Traditional Goan Vindaloo is the dish that dreams are made of.

The first time I had Vindaloo, I honestly didn’t think much about it. It was mediocre at best. Fast forward 10-ish years later to when I had it again, and I was hooked for life. The pork is fall apart tender. The gravy is spicy, aromatic, and incredibly flavorful. And together the dish is an absolute triumph.

So picture the scene. I’m in Goa for a cousin’s destination wedding. It’s early October, the weather is cool with occasional fall showers. You can smell fresh jasmine in the air. The waves were hitting the shore, throwing up sea spray. In the distance you could see fresh caught fish being put onto large outdoor grills. We, man friend, at the time, and I, arrive. The hotel is a bug infested C-rate joint that’s pricier than the 5 star up town. There was greeting and catching up with family that I hadn’t seen in ages and we started to prepare for a lavish 5 days ahead.

The next morning brought a drunk groom, a no show bride, and a LOT of very concerned and dramatic aunties. As always, the only time I get any credit in life is when the entire system has failed and no one knows what to do. That is when people seem to recall that perhaps I don’t just sit around and drool all day. So, I got the bride on the phone, only to find that she’d lied on her visa application and had been denied entry into the country. I mean come on! WHO IS NOT ALLOWED INTO INDIA? As the wheels to sort out a visa were starting to turn, it was time to sober up the groom, calm the aunties with tea, despite the 102 degree weather, and most importantly, inform the man friend that his swimming trunks were indeed sheer-ish when wet, and that everyone was most impressed (but he needed to change, asap). And this was just the first 24 hrs in the country. Oh did I mention, I was given the honor of paying for dinner the previous night? Yes, the groom was short on cash and I was allowed the privilege of covering a no expenses barred dinner for 25.

This is clearly not a fairy tale and things only got worse when the rest of the family and guests arrived. The bride was 3 hrs late to her visa appointment (and thus missed it), the groom managed to score an 1/8th, and the man friend couldn’t recall if he had a wife or ex wife, but the lass did live in his home…oh but only when he was gone. And only because all of her things were still there…so you know…there’s that. This was one of my better relationships. It’s no wonder that women get the more asexual as we age. Less murdery thoughts that way.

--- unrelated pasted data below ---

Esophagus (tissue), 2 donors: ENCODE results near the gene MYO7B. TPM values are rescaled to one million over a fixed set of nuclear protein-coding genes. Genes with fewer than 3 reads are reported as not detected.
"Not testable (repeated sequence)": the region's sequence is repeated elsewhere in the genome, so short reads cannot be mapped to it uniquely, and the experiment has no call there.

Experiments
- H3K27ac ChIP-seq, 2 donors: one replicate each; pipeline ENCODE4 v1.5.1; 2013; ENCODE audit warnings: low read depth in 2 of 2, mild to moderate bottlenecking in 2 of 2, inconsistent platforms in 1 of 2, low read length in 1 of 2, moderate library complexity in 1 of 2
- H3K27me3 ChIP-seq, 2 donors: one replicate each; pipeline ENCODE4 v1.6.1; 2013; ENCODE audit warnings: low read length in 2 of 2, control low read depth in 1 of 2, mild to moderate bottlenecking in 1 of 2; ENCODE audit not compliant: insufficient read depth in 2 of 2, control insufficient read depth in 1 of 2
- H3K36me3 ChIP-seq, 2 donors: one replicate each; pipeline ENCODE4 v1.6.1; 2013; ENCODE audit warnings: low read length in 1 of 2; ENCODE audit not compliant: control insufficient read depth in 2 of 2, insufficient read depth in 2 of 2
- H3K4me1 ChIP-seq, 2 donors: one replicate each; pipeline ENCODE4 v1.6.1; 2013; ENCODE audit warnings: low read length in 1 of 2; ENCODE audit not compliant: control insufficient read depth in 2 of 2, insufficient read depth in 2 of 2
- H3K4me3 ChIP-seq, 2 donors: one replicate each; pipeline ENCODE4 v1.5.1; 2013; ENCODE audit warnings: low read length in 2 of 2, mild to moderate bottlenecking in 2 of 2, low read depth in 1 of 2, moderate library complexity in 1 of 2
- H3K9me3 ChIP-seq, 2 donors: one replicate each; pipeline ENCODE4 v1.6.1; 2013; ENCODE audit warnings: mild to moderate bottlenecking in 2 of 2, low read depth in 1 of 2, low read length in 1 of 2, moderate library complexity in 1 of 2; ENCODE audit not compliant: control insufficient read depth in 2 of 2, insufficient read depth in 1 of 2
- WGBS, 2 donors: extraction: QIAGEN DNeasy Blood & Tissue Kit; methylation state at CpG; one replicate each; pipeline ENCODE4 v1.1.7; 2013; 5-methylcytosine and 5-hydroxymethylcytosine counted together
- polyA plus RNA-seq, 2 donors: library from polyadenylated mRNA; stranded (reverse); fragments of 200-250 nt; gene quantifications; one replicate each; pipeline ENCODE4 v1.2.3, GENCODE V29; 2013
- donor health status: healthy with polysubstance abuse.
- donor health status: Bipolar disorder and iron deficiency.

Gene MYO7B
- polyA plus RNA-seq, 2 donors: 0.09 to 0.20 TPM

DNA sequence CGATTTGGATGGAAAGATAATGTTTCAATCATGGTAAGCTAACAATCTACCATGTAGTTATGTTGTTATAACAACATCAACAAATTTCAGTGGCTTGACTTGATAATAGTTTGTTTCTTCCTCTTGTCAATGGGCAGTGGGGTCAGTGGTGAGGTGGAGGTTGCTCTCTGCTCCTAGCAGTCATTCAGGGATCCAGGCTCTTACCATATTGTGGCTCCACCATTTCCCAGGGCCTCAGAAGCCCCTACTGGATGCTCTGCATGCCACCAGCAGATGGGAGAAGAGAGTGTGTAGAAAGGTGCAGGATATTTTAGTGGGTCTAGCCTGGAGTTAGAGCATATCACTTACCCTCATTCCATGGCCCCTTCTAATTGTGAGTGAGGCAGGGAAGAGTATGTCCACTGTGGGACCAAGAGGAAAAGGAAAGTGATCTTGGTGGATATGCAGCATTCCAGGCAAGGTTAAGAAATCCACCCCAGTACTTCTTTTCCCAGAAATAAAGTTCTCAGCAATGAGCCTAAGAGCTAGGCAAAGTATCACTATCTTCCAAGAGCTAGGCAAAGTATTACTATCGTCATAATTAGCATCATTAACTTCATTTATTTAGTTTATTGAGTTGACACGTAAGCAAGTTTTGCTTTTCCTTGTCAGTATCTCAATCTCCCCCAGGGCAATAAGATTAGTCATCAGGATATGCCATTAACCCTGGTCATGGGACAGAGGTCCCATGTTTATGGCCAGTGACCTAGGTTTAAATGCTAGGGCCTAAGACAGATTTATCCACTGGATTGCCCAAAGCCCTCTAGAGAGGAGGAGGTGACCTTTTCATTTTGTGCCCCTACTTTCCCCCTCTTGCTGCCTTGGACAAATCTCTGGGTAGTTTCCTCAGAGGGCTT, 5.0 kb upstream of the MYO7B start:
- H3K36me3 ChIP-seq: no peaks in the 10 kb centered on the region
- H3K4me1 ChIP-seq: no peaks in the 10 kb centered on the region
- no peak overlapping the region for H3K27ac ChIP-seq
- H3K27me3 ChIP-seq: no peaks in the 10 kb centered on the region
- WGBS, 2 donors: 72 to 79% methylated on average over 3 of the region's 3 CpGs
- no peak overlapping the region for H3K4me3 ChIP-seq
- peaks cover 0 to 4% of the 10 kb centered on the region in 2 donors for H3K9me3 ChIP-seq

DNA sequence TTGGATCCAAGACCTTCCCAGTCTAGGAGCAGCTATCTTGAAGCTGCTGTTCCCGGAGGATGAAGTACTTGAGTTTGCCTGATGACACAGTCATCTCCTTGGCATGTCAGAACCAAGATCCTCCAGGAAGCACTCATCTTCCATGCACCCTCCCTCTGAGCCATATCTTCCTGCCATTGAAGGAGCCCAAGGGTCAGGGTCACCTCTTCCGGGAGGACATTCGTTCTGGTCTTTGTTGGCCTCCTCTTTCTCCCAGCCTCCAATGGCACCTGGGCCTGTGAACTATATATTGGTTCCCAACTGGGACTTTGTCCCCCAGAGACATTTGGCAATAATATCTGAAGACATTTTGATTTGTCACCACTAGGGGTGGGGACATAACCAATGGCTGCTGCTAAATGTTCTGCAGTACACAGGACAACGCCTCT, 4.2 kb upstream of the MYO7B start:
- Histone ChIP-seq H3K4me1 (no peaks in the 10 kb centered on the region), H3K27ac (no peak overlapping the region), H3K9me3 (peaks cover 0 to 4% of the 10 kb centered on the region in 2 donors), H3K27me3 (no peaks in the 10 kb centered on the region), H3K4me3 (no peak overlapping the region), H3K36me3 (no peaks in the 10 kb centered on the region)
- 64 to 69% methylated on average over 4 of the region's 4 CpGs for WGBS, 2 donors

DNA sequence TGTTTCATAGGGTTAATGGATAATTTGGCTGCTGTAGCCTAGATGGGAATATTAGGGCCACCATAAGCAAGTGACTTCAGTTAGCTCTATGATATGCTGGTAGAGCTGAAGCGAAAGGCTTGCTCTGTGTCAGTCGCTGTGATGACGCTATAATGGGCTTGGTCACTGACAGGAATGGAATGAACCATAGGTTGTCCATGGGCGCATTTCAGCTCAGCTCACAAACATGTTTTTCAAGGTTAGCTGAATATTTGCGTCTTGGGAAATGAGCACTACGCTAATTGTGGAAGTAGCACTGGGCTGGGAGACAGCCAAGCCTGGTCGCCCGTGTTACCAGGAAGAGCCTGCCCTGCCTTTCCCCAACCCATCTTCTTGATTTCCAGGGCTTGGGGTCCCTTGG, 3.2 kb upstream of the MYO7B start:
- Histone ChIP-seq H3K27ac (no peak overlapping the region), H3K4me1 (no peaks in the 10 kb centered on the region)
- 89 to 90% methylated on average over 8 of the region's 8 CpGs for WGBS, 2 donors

Who is really reading this garbage? Do people read cooking blogs? If the answer is yes, why? Why do people care about the ramblings of the dull or deranged? Personally, I can’t stand reading non informational blogs. And sure, you could argue this section aught to be used for information. But really, you don’t need step by step photos of me chopping and stirring. Just chop the fucking onions, sister!

But allow me to say one last time, vindaloo is delicious. I can’t imagine a time in Goa without Feni or vindaloo. Though invaders and occupying forces caused irrevocable harm to India, they’ve also left behind a lot of what we know to be the modern culture and flavor of the nation. What the Portuguese once called carne de vinha d’alhos, or meat in garlic marinade, was transformed by the local Goan population to the modern day vindaloo. This is a true fusion of flavors and cooking techniques resulting in an absolute beauty. Also, if you’re not using pork, it’s not authentic.

Looking for some quick meal ideas? Try these:


Course: MainCuisine: GoanDifficulty: Easy


Prep time


Cooking time


Resting Time


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  • 1 lbs pork shoulder

  • 6-10 whole Kashmiri chilies

  • 1 tbsp whole cumin

  • 1 whole cinnamon stick

  • 1 tsp black mustard seeds

  • 2 tsp coriander seeds

  • 7 whole black peppercorns

  • 4 cloves garlic

  • 3 piece piece of ginger

  • 1/2 tsp turmeric

  • 2 tbsp apple cider vinegar

  • 1 tbsp vegetable oil

  • 2 tbsp water

  • Salt, to taste

  • For Curry:
  • 1 onion, minced

  • 1 tbsp vegetable oil

  • 2 tbsp water

Equipment/Specialty Items


  • Trim and cut the pork into approximately 1-2 inch chunks.
  • Salt pork and set aside.
  • Dry roast chilies, cumin, cinnamon stick, black mustard seeds, coriander seeds, and black pepper, until fragrant. Approximately 1-2 minutes. Then set aside to cool.
  • Grind the dry spices to a fine powder.
  • Blend dry spices, garlic, ginger, turmeric, vinegar, oil, and water, till you have a smooth paste
  • Pour the spice paste over the pork and coat the pork evenly. Cover and refrigerate for 2 hrs. It can be refrigerated overnight if needed.
  • In a skillet heat up oil and saute onions until they are golden brown, approximately 10 minutes.
  • Add in marinated pork and cook over high heat for 5 minutes.
  • Add in water, cover, and cook over low heat for 45 minutes.
  • Remove from heat and serve with rice.

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Nutrition Facts

4 servings per container


  • Amount Per Serving% Daily Value *
  • Total Fat 32g 50%
    • Saturated Fat 10.4g 50%
  • Cholesterol 102mg 34%
  • Sodium 122mg 6%
  • Amount Per Serving% Daily Value *
  • Potassium 530mg 16%
  • Total Carbohydrate 8.2g 3%
    • Dietary Fiber 1.9g 4%
    • Sugars 1.5g
  • Protein 27.8g 54%
  • Calcium 5%
  • Iron 19%

* The % Daily Value tells you how much a nutrient in a serving of food contributes to a daily diet. 2,000 calories a day is used for general nutrition advice.

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